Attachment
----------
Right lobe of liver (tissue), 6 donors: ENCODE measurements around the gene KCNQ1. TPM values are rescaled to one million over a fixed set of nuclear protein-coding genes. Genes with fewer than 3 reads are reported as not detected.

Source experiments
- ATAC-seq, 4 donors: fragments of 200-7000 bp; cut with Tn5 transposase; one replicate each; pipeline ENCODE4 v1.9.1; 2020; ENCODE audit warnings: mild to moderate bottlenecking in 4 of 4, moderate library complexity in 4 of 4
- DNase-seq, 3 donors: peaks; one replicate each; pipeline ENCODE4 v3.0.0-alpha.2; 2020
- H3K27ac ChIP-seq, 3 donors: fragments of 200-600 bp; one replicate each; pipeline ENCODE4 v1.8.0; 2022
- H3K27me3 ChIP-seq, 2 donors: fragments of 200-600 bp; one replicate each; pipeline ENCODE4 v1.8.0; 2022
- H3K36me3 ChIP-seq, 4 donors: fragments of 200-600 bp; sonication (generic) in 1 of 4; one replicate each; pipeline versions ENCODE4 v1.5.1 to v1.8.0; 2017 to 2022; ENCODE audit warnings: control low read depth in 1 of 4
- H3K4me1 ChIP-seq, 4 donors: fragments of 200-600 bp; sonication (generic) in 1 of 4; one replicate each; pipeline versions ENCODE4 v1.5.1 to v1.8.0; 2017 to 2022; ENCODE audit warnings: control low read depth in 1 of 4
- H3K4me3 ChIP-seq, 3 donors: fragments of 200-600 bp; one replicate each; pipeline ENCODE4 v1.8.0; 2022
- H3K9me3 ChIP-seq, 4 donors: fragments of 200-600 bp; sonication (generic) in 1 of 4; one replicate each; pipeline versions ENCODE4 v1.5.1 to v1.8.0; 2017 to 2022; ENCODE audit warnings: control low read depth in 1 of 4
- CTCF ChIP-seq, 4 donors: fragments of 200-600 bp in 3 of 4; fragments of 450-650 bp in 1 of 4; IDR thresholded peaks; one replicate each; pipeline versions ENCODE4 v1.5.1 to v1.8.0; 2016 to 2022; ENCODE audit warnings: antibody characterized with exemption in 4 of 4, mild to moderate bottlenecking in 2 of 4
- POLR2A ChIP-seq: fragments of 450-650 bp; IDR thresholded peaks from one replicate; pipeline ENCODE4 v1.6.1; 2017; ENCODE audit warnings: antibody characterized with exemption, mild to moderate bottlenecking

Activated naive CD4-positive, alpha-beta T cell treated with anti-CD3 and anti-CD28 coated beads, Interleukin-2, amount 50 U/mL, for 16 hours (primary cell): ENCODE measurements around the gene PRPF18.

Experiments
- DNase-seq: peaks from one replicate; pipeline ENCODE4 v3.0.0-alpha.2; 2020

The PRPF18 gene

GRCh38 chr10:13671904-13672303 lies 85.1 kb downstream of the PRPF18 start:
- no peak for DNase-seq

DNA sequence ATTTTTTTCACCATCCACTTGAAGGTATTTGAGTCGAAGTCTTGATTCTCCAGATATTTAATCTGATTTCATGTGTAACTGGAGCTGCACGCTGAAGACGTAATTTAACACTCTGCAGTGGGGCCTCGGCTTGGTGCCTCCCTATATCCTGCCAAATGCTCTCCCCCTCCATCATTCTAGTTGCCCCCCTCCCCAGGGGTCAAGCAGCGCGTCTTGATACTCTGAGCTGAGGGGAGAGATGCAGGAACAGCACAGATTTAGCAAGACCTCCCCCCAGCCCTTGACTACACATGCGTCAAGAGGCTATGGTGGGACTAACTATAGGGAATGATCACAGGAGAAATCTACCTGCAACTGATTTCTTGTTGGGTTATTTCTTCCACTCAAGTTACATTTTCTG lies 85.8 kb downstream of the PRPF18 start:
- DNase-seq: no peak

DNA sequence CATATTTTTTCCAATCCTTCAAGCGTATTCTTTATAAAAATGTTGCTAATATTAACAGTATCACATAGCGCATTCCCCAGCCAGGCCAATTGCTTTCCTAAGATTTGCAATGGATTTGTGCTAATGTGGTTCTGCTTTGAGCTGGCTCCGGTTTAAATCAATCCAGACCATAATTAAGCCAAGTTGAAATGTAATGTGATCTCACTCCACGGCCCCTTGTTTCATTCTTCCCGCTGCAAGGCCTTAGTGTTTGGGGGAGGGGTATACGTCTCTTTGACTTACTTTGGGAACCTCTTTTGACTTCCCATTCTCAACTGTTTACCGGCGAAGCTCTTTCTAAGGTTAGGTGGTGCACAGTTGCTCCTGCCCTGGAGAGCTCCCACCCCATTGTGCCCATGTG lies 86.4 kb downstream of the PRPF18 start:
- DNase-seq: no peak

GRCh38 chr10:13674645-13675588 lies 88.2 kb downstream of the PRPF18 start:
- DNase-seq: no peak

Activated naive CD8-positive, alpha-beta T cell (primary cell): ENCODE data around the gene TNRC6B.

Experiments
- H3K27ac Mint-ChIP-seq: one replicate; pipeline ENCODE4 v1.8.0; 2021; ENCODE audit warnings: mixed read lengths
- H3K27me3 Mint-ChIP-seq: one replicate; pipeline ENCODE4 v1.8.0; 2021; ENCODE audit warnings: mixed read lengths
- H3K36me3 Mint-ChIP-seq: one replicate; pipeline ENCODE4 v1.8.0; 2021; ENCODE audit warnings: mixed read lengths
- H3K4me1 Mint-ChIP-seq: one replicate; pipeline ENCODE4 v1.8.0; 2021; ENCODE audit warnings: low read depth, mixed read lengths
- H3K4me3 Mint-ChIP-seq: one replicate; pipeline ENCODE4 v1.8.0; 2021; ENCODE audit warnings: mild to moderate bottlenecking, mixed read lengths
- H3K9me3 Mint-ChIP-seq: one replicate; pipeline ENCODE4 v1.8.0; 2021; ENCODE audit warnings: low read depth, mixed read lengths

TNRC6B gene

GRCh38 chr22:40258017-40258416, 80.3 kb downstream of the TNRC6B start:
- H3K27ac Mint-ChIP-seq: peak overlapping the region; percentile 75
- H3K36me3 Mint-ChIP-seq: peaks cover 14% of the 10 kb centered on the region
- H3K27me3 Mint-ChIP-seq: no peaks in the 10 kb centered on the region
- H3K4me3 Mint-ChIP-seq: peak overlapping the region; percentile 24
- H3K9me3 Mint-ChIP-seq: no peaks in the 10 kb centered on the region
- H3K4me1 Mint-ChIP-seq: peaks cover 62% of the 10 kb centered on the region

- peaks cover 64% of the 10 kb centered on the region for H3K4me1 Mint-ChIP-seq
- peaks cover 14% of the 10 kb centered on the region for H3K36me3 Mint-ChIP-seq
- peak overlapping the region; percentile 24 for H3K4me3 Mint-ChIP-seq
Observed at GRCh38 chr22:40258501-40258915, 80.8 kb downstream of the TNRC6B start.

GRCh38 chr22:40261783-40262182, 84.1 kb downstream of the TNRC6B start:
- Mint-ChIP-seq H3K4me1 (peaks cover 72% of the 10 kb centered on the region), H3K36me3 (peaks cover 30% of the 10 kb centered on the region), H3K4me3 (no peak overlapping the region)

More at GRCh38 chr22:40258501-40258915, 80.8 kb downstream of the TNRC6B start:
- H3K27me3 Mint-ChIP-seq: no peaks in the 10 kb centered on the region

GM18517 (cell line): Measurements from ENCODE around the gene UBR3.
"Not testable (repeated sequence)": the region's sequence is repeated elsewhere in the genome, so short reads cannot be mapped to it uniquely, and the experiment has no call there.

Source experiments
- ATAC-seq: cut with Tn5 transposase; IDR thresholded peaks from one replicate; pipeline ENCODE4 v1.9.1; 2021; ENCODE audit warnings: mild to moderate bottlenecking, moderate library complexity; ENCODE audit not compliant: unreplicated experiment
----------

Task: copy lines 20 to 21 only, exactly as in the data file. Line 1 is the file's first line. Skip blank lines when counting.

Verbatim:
- DNase-seq: no peak

DNA sequence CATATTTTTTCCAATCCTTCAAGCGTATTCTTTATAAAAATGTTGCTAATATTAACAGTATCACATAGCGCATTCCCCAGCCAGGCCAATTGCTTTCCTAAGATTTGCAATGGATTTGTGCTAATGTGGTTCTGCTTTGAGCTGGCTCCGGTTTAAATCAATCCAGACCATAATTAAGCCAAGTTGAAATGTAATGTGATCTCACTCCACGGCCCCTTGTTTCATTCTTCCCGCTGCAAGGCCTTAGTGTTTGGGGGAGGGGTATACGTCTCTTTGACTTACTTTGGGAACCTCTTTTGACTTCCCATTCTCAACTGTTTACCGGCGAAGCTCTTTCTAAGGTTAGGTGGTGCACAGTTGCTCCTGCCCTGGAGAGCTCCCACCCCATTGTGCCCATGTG lies 86.4 kb downstream of the PRPF18 start: